Much like an ecosystem, our gut is made up of hundreds of thousands of bacteria. We’ve evolved as a species alongside these gut dwellers. Meaning our health is intricately entangled with the health of our gut microbiome.

People often ask me, “How long does it take for good bacteria to restore after antibiotics?”

This is still up for debate, though antibiotics wreak havoc on our gut health by blasting through beneficial bacteria.3 One study found antibiotics even mess with RNA sequencing of some strains.4

There is what’s called “functional redundancy” of the gut, meaning it’s able to largely bounce back from antibiotic use. This same study found that within 4 weeks the participant’s guts closely resembled their pretreatment state. However, that same study found certain species failed to recover even after six months.

While it’s best to avoid antibiotics whenever possible, there are times when it just can’t be avoided.

If you find yourself in the unfortunate situation of needing antibiotics, there are steps you can take before, during, and after to support your gut and minimize the impact. It’s a common misconception that you should wait to implement these steps until after you’ve finished your antibiotics – don’t wait! Start each of these six steps before you take that first pill.


How to Prevent Antibiotic Damage Before, During, and After Antibiotics in 6 Steps:


1. Eat prebiotic foods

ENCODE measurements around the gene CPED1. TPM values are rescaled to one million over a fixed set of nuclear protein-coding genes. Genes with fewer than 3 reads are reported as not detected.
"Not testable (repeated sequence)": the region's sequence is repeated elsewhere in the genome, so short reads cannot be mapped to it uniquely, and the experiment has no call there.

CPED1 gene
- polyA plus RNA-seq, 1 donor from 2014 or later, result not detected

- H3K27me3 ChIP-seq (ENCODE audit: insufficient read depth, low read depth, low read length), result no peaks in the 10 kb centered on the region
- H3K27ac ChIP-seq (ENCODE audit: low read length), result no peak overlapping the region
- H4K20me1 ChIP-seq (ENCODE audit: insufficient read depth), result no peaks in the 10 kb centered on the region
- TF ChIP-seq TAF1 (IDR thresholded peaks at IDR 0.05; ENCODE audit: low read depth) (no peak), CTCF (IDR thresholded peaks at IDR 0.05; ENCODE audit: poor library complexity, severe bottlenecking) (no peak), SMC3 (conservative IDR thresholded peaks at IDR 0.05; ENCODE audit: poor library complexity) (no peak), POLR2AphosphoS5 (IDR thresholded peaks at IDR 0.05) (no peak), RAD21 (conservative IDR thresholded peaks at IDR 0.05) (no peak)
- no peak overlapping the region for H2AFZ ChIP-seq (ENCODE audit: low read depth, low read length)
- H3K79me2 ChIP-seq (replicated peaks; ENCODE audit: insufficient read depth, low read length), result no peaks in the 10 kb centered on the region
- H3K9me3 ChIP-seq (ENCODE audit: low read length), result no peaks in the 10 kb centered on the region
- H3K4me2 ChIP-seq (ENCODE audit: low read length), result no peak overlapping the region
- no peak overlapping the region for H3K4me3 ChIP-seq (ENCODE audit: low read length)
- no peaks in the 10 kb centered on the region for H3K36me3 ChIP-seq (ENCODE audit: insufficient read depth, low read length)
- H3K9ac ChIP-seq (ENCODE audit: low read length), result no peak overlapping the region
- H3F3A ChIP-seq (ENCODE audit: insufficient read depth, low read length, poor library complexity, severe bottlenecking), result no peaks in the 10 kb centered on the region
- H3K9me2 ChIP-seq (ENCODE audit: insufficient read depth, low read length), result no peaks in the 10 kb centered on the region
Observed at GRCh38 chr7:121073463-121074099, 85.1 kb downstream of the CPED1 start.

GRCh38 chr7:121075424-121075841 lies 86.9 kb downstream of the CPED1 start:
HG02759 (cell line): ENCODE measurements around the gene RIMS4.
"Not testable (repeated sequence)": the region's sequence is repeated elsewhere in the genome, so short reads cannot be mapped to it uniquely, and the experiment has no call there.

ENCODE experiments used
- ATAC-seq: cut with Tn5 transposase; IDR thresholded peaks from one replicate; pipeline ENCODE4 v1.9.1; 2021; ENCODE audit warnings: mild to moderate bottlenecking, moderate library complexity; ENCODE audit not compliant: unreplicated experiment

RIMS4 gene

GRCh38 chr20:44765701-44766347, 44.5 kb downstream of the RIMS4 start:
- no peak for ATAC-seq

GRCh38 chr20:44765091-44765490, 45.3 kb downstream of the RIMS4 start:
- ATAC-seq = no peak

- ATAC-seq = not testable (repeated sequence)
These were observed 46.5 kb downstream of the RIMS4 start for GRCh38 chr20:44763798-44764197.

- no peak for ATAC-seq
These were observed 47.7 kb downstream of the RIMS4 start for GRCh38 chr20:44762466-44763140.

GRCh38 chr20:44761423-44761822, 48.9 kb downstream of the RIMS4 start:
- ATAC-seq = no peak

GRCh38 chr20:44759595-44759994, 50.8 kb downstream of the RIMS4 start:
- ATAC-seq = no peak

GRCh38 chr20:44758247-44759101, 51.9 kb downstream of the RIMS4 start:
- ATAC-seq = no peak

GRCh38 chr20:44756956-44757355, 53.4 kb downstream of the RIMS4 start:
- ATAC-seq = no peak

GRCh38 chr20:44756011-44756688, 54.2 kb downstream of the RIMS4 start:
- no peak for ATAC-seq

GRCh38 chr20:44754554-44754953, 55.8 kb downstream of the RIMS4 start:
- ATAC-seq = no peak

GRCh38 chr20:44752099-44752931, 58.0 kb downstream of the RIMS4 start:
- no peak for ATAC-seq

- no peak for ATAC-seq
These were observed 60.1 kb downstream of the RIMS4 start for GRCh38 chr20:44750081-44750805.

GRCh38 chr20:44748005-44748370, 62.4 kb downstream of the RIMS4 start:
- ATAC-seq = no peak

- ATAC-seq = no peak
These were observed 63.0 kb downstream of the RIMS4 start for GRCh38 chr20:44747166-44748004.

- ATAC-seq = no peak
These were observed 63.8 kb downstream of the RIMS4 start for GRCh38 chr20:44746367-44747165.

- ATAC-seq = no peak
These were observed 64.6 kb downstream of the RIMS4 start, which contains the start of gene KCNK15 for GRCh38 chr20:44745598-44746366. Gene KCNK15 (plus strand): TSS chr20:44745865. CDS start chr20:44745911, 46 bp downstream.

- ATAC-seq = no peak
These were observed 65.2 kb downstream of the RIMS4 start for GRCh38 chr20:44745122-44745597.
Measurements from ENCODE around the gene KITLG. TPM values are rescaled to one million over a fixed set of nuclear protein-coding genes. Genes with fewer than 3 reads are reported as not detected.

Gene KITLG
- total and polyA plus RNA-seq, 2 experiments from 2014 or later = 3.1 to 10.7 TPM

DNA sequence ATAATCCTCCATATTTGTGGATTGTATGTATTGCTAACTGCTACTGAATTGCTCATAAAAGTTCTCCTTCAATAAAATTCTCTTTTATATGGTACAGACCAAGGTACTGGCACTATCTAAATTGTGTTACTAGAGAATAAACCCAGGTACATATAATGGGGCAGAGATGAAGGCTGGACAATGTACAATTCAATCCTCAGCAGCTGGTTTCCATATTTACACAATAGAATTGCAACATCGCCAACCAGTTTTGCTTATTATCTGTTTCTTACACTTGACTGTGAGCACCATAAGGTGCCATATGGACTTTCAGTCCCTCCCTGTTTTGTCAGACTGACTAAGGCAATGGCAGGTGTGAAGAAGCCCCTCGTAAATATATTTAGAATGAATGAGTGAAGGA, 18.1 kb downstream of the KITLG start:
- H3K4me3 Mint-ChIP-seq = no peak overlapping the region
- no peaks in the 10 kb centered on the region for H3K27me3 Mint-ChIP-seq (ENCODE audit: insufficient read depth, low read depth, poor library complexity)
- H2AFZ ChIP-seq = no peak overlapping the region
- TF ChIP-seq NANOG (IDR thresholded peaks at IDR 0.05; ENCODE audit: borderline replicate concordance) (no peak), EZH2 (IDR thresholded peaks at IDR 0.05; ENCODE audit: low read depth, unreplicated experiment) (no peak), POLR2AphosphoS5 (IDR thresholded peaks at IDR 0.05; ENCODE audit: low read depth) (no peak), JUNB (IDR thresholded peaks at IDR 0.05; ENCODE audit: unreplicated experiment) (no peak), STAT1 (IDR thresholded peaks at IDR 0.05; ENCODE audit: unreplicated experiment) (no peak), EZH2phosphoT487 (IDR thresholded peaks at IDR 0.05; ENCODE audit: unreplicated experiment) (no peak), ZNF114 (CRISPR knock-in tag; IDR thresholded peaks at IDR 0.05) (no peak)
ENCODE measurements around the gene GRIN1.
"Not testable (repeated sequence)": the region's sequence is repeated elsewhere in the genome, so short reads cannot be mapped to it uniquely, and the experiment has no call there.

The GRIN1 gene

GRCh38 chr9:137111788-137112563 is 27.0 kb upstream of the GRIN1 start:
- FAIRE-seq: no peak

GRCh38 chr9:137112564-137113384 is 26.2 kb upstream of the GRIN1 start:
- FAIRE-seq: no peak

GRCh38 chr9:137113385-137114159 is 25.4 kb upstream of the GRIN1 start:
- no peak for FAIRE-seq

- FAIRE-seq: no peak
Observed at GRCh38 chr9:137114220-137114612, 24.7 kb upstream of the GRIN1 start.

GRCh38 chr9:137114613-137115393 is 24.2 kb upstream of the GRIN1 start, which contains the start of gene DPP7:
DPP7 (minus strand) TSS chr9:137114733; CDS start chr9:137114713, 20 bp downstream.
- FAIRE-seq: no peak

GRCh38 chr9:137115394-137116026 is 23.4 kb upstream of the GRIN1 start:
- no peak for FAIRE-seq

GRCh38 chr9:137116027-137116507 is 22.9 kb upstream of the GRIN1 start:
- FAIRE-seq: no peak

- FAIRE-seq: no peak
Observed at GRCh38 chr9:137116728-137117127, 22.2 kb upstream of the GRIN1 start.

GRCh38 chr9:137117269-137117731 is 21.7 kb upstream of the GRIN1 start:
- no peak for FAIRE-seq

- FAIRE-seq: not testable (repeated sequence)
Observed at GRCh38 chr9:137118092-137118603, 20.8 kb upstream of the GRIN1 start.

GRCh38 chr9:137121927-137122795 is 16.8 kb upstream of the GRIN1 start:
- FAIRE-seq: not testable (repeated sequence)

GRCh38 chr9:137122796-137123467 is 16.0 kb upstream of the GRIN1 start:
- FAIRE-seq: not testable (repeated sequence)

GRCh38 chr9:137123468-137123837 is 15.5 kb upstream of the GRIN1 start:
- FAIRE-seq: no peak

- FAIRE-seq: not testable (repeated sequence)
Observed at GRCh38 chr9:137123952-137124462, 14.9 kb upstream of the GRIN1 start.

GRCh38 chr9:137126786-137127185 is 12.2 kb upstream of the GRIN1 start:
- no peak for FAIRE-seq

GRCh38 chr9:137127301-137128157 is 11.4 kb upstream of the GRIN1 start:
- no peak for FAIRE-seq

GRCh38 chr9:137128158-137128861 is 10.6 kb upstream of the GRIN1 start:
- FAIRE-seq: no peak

We talk a lot about probiotics, but prebiotics are just as important. Prebiotics are a non-digestible fiber (oligosaccharides) that supply the beneficial bacteria with the nutrients they need to thrive, especially bacteria in the Bifidobacterium and Lactobacillaceae families.5

You can think of prebiotics as “food” for the good guys.

Eat more:

  • Jerusalem artichokes
  • Garlic
  • Jicama
  • Chicory root
  • Dandelion greens
  • Onions
  • Leeks
  • Asparagus

Does this list sound somewhat foreign to you? Just start with one of the foods you know how to cook and eat that every couple days. Other easy options include nice starchy foods that bacteria love such as sweet potato, winter squash, and wild rice!


2. Eat probiotic-rich fermented foods


Make a plan to heal your gut through incorporating probiotic foods before, during, and after antibiotics. Some of the best fermented foods for your gut and overall health include:

  • Kefir
  • Coconut kefir
  • Sauerkraut
  • Kimchi
  • Greek yogurt (not the sugary stuff!)
  • Raw cheese
  • Apple cider vinegar
  • Lassi


3. Take probiotics


The best probiotics to take after antibiotics should include the following species:

  • Lactobacillus acidophilus
  • Lactobacillus casei
  • Lactobacillus rhamnosus
  • Lactobacillus reuteri
  • Bifidobacterium bifidum
  • Bifidobacterium breve
  • Bifidobacterium longum